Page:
January 9, 2020
More than 50% of people with diabetes in the USA use an underground diabetes market to find lower cost or free insulin and other supplies to care for their condition, according to a study published in the Journal of Diabetes Science and Technology (JDST). Activities include underground diabetes donations or trading supplies with family, friends and strangers, and participants include people with health insurance.
Researchers from the University of Utah Health conducted an online survey of 159 people with diabetes and their caregivers focused on different types of underground exchange activities for insulin and other diabetes supplies. Results indicated that survey participants engaged in donating diabetes medicines (56%), receiving donated goods (34%), trading (24%), borrowing (22%) and purchasing (15%) diabetes supplies. Many of the survey participants took part in more than one kind of transaction. Online platforms that offer free or low-cost diabetes supplies include Craigslist, e-Bay and social media message boards, according to the authors.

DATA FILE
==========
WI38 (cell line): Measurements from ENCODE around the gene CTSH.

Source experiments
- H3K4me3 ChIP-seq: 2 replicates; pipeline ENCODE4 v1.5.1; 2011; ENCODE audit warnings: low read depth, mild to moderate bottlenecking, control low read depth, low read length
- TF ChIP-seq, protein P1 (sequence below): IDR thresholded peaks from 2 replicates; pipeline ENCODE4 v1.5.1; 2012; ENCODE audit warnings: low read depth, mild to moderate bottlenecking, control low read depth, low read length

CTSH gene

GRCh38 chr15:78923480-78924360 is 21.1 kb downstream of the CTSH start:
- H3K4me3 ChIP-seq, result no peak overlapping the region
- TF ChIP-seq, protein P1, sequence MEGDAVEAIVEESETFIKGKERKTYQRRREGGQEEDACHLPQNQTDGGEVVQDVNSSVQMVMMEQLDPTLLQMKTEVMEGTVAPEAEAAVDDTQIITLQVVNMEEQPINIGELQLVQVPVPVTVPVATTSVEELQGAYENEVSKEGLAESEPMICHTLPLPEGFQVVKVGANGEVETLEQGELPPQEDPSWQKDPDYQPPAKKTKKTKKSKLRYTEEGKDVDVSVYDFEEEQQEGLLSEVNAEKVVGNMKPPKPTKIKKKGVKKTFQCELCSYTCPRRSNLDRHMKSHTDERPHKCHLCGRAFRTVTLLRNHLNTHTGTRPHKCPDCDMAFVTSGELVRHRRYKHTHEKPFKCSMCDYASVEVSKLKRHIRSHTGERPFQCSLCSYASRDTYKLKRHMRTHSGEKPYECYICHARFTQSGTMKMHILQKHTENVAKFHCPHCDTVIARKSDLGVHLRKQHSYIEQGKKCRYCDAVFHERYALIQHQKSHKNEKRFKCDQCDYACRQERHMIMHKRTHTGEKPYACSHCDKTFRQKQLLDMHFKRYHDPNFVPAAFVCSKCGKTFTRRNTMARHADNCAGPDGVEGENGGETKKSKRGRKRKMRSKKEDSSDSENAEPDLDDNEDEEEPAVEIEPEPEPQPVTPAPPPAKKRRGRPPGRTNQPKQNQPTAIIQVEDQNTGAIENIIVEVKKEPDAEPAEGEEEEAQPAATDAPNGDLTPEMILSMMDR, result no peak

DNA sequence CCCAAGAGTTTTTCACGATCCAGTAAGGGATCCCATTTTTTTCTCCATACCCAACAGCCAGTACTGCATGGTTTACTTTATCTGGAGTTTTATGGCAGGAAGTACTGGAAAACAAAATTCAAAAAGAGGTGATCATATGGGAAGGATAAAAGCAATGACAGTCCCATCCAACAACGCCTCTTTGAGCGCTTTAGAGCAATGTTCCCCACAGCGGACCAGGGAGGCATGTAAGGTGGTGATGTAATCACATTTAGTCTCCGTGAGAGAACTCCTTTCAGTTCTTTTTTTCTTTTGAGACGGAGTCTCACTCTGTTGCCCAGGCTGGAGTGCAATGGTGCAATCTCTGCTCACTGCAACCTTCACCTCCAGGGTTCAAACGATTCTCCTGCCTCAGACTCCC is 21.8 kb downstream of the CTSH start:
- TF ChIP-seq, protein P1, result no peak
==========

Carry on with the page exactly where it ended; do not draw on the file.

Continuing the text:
The reason for all this underground trading is clear: the list price of insulin surged more than 250 percent over the past 10-years — despite being discovered almost 100 years ago. The three largest manufacturers are accused of putting profits over people with diabetes, and their plans to offer discounts for the drug have failed.
“In some cases, people have to go to extreme measures and find a network that can supply their healthcare needs,” said Michelle Litchman, lead author of the study, in a press release published by the University of Utah.